Joyce reportedly wrote a third of Ulysses in proof—a stage in the publishing process that is typically reserved for minor corrections and additions. The large, eight-page format of French galley proofs on view in the gallery, known as placards, offered ample marginal space to accommodate Joyce’s creative practice. This detail of a "Cyclops" placard pertains to one of the passages that Joyce revised most heavily. In addition to the long marginal inscriptions, Joyce’s note in French, indicated with a red A, instructs the printer to insert two new manuscript pages, one of which is on view adjacent to the placard. The lengthy handwritten addition includes a list of “Friends of the Emerald Isle,” parodic names such as “Commendatore Bacibaci Beninobenone” and “Monsieur Pierrepaul Petitépatant.” Across several stages of the proofs, the dignitaries expanded in number. In a brief note sent to Darantiere's manager, M. Hirchwald, Joyce conveyed another late addition named “Borus Hupinkoff” along with a postscript complaining about imperfections in their typographic character f. A pressman marked his request “trop tard” (too late) and Borus did not appear in editions of Ulysses for sixty years.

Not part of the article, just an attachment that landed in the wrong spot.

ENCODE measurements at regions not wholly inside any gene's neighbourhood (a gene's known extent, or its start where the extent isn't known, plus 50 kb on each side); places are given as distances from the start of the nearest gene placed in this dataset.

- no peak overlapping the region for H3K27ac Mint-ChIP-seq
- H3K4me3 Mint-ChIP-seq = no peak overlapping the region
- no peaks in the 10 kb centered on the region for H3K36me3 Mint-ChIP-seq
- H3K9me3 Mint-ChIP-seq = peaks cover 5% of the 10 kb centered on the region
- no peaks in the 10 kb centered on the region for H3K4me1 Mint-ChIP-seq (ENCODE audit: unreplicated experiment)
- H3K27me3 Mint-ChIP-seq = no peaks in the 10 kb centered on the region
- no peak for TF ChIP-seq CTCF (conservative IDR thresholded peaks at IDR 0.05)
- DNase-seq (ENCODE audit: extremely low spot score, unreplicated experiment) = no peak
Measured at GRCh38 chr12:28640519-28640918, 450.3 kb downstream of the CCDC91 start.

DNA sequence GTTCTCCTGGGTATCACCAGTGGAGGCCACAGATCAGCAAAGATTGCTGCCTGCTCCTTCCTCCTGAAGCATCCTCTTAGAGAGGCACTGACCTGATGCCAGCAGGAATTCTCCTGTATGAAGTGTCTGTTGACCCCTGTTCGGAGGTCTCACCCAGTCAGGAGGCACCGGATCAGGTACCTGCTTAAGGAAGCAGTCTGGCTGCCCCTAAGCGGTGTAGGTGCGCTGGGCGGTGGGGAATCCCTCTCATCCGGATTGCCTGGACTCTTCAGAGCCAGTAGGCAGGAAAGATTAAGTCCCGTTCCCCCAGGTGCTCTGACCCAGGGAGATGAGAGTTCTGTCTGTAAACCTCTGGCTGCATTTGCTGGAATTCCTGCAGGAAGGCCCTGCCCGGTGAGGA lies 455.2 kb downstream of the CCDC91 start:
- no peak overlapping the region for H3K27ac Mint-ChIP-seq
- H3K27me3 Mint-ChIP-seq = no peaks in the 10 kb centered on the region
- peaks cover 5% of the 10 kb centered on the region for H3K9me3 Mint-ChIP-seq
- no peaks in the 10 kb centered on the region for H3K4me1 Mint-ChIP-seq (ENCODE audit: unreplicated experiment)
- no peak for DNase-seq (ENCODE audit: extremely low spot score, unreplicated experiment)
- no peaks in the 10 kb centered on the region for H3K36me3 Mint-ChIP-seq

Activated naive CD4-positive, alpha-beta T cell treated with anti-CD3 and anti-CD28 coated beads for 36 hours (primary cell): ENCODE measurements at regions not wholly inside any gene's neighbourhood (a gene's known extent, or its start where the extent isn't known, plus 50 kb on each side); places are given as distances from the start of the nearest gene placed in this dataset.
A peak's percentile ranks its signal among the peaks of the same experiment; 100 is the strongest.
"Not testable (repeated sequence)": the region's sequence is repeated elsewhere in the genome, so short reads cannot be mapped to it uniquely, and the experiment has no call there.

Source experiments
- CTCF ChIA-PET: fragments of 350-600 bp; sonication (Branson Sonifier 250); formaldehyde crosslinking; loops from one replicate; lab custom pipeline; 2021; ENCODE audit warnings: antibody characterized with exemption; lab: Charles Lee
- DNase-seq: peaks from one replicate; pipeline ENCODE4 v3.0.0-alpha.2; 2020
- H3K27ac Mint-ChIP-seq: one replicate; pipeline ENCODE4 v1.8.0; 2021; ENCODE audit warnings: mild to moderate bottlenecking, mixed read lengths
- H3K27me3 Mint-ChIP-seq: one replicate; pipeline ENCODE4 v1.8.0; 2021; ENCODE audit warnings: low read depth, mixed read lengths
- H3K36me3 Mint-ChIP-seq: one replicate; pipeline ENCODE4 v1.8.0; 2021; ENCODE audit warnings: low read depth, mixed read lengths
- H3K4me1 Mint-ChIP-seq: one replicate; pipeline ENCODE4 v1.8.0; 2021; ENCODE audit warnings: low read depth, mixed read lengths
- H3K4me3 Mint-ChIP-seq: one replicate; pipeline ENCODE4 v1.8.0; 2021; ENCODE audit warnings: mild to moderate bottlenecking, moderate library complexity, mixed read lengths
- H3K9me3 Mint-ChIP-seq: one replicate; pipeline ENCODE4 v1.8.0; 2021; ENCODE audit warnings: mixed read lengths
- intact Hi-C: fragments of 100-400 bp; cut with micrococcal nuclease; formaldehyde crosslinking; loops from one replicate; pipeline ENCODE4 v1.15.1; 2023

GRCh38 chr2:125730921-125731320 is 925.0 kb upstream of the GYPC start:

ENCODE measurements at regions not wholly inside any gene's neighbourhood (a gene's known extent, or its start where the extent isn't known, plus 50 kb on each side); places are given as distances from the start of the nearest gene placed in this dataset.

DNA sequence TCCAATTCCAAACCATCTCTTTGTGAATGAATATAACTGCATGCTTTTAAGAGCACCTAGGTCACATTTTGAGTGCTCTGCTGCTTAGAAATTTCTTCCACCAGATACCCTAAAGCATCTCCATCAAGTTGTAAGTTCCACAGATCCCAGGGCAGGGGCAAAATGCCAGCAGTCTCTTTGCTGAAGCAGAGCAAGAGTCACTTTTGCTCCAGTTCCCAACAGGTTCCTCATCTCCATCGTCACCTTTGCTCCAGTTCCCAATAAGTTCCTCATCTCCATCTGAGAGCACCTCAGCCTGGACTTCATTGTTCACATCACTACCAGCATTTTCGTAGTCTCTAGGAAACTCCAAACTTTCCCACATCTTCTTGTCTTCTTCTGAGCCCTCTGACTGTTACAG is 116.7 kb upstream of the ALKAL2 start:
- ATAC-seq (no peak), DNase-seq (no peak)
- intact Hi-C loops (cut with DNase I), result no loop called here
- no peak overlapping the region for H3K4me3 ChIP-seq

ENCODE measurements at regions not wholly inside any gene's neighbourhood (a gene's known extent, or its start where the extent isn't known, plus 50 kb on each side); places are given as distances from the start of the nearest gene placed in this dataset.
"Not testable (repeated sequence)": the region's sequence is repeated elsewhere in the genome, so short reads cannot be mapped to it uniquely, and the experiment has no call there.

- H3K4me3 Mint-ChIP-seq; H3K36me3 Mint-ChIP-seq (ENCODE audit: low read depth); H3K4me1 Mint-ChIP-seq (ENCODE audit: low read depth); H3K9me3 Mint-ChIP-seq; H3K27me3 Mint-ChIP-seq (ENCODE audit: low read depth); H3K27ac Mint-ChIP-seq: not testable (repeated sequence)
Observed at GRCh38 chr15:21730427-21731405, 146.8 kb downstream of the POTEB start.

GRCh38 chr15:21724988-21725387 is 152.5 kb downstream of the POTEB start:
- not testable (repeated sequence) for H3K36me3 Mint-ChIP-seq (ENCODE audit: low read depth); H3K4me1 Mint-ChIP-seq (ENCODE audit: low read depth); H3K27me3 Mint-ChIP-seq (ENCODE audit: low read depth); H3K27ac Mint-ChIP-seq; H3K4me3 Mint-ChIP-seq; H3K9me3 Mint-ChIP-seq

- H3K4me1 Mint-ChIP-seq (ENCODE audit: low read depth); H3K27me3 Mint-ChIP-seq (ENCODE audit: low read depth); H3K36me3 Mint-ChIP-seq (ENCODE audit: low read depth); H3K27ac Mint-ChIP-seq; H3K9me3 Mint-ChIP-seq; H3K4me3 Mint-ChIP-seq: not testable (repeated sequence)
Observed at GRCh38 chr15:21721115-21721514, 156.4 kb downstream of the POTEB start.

How do you finish a novel as ambitious as Ulysses? As Joyce worked on the final episodes of the book, he also began to transform earlier episodes, he went back and back, hardly ever deleting, mostly adding, and in total excitement, sometimes, with lists of names, he would think of another name to add. There's a parodic list of names called Friends of the Emerald Isle, and they include all sorts of ridiculous people, with ridiculous names. Some of it’s very, very funny, but just as the book was going to press, just as the printers were working on getting it ready, Joyce told him one more name he wanted in the list. The name was “Borus Hupinkoff,” which Joyce thought was tremendously funny, and he sent it off telling the printers exactly where it should go. But it was too late. They wrote back saying, “trop tard,” and that name did not make its way into the 1922 edition of Ulysses. It had to wait until the Hans Walter Gabler edition appeared in the 1980s. So for sixty years, that name was wandering the Earth. It did not make its way into print, but it's part of the extraordinary energy that Joyce put in to completing his book, and then thinking it wasn't complete wanting one more thing, wanting to rewrite to add to amend, completely unsatisfied, no matter how close he was to the end.